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Livestream shopping: making platform partnerships a success

31 July 2020

Livestream shopping is now a well-established buying platform in the Chinese e-commerce space and it spiked in popularity during Covid-19 lockdowns. As Western brands, particularly in luxury, continue to increase their presence on livestream platforms, we consider the key areas for brands to consider when joining platforms such as Taobao Live or Alibaba’s Tmall.

Livestream shopping is a live shopping event – think QVC - hosted by a brand on its own, or a third party website/mobile app. Usually, a celebrity, social media influencer or brand worker demonstrates a product and answers questions from a digital audience in real-time. Viewers are able to immediately purchase the item from an embedded link online. Just like presenters on QVC, livestreaming hosts sell a wide range of products, from apparel and cosmetics to electronics and even cars. In China, live streaming is a wildly popular way to shop, with the market worth an estimated US$63bn to its economy in 2019. (but the technology is starting to catch on in the US and UK too).

The first major livestream shopping player emerged in China in 2016 when Alibaba first launched Taobao Live. Since then, platforms like Tmall, Douyin or Xiaohongshu have become key Chinese e-commerce sites and saw a big spike in demand during lockdown as shoppers were forced to shop from home.

Why does it matter?

Given their popularity in Chinese/Asian markets, we would expect livestream shopping platforms to start to increase in popularity in the UK and EU over the coming months and years. As with any third party e-commerce strategy, it is important for brands to reach an agreement with their chosen platform which protects the brand and gives flexibility when launching in a new sales channel for the first time.

What action should you consider?

There are a number of key areas retailers should be considering before they partner with online e-commerce platforms to sell goods into new territories:

Make sure your brand is protected in the territory you are selling into. Before you start selling goods into specific territories, make sure your brand is protected in the relevant territories. Brand audits and related registrations (such as trade mark and domain name registrations) should be carried out before you start selling your goods – especially as rules can vary widely by territory.
IP in the goods you are selling through the platform. Online platforms like Alibaba’s Tmall will want to know that you have the rights to sell your goods into China and will not be infringing third party intellectual property rights. Make sure that you have the right level of protection from your suppliers and protect against any intellectual property infringement in your supply chain.

Understand the commercial risks of selling goods in different territories. Even though you are selling goods through an online e-commerce platform, you may still be liable directly to consumers in the relevant territory for any defective goods (or goods that don’t meet local consumer law requirements). Your returns, exchange and refund processes also need to comply with local requirements. You may be expected to take on these risks and liability as part of your contract with the platform provider, so make sure you understand what local requirements apply.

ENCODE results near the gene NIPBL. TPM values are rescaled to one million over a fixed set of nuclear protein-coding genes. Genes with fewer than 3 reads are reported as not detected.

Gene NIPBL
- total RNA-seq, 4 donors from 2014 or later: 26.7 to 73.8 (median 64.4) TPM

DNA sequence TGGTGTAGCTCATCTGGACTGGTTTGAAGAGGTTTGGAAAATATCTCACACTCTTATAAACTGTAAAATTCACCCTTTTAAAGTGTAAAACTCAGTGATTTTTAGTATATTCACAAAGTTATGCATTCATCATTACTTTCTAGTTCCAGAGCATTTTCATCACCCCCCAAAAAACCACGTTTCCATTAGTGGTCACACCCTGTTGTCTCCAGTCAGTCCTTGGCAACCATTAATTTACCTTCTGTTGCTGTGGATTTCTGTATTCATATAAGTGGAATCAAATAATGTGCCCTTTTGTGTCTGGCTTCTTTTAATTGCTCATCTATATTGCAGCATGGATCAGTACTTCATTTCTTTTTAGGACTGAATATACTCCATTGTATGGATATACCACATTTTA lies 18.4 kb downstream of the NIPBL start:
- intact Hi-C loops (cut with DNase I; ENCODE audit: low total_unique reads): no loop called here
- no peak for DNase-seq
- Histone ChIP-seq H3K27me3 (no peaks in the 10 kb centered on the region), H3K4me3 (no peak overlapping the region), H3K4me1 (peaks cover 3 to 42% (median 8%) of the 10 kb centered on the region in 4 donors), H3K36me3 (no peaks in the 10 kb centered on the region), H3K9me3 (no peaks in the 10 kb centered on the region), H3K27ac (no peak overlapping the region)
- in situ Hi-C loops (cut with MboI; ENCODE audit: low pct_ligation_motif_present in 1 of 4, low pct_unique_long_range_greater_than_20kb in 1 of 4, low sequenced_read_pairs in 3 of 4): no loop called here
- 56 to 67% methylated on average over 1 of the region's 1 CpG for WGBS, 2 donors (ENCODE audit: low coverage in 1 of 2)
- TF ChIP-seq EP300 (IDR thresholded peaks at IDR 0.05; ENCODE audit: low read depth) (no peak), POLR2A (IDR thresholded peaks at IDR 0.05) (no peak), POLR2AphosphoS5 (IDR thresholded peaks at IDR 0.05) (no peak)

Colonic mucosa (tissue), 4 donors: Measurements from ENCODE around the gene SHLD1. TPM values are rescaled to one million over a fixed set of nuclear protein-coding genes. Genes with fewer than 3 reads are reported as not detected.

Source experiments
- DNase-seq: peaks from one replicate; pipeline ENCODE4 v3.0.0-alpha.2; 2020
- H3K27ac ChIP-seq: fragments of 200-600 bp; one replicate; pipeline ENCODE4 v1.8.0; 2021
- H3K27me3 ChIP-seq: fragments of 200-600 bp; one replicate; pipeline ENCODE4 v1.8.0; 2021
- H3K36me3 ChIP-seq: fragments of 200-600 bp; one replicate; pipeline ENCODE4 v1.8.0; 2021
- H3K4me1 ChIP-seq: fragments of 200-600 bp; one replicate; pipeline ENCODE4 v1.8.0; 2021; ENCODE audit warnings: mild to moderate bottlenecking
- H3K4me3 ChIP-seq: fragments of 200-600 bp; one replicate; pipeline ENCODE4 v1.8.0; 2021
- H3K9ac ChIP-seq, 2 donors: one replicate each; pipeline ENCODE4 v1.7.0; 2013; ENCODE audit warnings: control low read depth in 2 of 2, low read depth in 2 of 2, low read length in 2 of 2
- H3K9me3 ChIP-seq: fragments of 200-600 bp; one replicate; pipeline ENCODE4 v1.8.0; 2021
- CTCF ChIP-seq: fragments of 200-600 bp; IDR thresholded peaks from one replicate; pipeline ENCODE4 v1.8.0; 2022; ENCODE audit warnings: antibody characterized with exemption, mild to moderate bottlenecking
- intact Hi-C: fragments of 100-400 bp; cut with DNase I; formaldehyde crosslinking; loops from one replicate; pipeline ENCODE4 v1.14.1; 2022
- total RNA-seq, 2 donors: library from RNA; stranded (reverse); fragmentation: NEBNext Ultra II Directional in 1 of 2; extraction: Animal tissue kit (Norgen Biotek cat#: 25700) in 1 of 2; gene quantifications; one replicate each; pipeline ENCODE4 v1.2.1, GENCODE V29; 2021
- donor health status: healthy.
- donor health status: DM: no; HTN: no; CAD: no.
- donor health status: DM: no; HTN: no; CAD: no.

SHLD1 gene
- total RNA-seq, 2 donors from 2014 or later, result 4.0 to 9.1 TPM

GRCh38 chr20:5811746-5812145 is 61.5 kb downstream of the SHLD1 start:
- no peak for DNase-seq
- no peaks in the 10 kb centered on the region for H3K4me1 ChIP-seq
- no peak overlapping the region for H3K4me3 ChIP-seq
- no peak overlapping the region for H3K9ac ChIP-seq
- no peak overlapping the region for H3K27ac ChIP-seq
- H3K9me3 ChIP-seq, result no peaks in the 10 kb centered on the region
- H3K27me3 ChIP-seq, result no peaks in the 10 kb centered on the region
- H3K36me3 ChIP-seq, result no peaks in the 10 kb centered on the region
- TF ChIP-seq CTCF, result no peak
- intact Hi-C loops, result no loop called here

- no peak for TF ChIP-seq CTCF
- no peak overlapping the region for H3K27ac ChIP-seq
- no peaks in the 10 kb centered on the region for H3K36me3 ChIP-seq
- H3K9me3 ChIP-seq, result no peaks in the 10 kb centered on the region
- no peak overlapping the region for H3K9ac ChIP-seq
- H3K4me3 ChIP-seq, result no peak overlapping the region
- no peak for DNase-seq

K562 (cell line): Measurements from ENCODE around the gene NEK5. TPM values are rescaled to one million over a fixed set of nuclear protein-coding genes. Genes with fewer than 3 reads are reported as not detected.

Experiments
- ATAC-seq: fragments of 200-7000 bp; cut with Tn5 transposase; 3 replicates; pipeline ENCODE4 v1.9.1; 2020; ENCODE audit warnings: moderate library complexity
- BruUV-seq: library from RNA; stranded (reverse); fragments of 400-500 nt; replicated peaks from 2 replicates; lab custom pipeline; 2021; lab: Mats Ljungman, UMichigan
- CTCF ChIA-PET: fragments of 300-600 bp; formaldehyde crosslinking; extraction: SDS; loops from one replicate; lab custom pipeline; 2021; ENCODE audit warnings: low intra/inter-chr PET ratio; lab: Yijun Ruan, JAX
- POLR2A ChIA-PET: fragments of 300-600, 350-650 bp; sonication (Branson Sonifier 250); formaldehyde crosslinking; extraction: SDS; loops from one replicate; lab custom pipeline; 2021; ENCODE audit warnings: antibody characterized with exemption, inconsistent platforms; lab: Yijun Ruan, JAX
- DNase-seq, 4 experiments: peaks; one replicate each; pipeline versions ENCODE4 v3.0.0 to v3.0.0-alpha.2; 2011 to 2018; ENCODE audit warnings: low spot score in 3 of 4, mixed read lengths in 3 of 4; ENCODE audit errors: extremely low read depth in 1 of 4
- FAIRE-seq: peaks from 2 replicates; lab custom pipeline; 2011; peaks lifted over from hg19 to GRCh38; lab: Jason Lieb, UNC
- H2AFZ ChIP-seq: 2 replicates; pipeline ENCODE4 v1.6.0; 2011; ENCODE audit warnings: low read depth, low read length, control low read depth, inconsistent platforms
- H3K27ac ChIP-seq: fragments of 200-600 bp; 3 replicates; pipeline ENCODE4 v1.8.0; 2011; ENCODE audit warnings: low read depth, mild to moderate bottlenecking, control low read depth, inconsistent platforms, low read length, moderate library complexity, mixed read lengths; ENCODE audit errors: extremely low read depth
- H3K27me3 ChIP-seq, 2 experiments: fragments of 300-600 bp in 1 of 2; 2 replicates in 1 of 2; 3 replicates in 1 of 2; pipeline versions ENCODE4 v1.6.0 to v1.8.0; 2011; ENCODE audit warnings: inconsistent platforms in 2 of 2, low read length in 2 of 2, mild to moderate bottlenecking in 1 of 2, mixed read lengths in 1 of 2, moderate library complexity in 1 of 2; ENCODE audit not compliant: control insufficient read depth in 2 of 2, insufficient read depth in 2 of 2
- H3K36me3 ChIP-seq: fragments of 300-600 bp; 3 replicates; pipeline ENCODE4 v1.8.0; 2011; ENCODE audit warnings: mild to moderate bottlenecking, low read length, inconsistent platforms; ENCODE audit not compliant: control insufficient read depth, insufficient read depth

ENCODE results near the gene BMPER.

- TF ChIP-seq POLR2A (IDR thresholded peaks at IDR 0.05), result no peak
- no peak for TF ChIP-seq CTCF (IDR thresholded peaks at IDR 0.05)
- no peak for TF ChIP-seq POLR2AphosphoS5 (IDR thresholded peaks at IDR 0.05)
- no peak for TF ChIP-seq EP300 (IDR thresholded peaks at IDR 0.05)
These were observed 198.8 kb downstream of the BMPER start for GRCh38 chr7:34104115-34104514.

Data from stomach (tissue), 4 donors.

Your supply chain to deliver sales in the relevant territory. Consider how the goods are going to be distributed from your factory or suppliers to consumers in the relevant territory. To what extent do you or your suppliers make use of bonded warehouses in the territory you are selling into? Will you be partnering with specific fulfilment providers with links to the territory you are supplying or will that be done through the platform itself?

Local knowledge of the market you are selling into. Your ability to forecast sales based on popularity of specific products in the territory and to change the SKUs you offer needs to be taken into account when selling through the portal. This often requires local knowledge of the territory you are selling to, as well as understanding how those changes can be made as part of the contract you are entering into.

Think about how the livestream platform will interact with your existing e-commerce platform. Some livestream platforms will redirect consumers to your e-commerce platform in order to make purchases, so this will need to be workable within your online ecosystem. Other livestream platforms – eg, Amazon Live – can handle payments themselves so this won’t always be an issue.

Consider your approach to contracting with your chosen platform. Are you going to be contracting on the platform’s standard terms? You may have leverage to negotiate additional terms to protect your brand eg, additional warranties; service levels (such as no disruption or black-outs during your live event); and/or, an obligation on the platform to provide analytics on consumers (such as who is viewing your product, the demographics and conversions of sale). 

Don’t forget the influencer. The success of livestream shopping platforms is often attributed to the use of popular influencers or hosts. Think about how you will contract with the influencer (eg, an online endorsement agreement). Be granular and prescriptive within your contract eg, in licensing relevant IP to the influencer (with a licence on the content the influencer produces, back to the brand); warranties to protect the brand and an ‘only use’ clause in relation to the product they are promoting. Lesser platforms may demand warranties/indemnities from you in connection with content streamed by the influencer. Are you prepared to ensure the influencer complies with certain guidelines, and/or to give warranties to the platform concerning the influencer’s IP and privacy rights?